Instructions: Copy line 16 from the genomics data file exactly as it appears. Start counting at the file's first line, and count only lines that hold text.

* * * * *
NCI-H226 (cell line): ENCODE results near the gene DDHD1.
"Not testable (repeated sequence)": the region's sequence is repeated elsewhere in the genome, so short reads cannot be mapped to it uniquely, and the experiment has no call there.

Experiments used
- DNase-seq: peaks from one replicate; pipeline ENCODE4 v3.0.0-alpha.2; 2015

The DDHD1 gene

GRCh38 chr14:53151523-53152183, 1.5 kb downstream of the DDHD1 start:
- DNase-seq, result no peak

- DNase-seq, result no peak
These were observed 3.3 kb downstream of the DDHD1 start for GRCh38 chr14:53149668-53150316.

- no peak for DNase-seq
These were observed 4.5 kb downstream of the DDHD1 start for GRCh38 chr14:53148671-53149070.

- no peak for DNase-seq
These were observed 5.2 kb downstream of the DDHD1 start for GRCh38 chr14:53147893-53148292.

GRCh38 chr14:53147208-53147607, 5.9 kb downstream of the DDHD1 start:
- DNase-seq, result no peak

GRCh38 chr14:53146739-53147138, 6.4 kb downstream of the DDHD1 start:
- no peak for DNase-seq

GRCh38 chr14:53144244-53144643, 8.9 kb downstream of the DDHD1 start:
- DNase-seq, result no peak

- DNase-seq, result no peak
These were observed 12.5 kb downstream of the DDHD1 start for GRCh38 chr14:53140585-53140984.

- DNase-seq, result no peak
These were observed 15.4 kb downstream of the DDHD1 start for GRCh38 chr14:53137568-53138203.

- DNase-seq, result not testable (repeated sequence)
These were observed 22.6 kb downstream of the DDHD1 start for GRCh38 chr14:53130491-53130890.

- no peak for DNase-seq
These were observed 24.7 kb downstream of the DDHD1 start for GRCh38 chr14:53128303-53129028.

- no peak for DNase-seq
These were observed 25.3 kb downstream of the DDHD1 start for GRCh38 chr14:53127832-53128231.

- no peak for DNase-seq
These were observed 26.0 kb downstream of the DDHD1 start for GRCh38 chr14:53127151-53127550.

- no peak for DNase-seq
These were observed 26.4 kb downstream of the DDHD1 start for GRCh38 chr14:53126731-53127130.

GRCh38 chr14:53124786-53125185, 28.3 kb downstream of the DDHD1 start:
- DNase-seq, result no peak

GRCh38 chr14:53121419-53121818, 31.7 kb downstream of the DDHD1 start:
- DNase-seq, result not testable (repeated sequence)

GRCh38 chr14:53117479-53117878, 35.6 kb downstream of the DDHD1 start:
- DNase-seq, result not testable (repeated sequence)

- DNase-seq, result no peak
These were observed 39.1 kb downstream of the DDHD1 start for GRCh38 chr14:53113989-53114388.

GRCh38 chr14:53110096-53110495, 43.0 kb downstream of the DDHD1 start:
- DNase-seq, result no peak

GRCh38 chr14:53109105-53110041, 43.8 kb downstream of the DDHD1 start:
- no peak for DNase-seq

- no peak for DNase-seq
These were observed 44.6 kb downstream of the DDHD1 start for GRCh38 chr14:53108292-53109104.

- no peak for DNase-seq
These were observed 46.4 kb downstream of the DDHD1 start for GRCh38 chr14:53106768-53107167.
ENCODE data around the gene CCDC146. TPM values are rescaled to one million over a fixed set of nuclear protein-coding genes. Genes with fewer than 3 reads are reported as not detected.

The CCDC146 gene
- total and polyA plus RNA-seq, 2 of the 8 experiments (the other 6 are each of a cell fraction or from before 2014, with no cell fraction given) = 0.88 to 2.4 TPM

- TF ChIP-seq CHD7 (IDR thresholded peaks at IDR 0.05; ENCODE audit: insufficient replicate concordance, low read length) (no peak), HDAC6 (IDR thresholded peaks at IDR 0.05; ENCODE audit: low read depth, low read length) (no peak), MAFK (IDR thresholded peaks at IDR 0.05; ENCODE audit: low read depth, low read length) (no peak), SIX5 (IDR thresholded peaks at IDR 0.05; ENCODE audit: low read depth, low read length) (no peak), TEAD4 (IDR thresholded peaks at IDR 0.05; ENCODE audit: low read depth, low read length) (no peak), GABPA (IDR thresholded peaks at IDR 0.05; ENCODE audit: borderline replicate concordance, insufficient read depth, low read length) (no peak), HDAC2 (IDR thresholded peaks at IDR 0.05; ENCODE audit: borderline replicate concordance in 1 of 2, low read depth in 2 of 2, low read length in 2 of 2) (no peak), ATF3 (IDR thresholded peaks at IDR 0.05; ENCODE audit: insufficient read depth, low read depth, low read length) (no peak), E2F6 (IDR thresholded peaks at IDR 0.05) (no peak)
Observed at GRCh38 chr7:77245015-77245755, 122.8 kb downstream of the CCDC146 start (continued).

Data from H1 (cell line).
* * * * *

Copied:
GRCh38 chr14:53146739-53147138, 6.4 kb downstream of the DDHD1 start: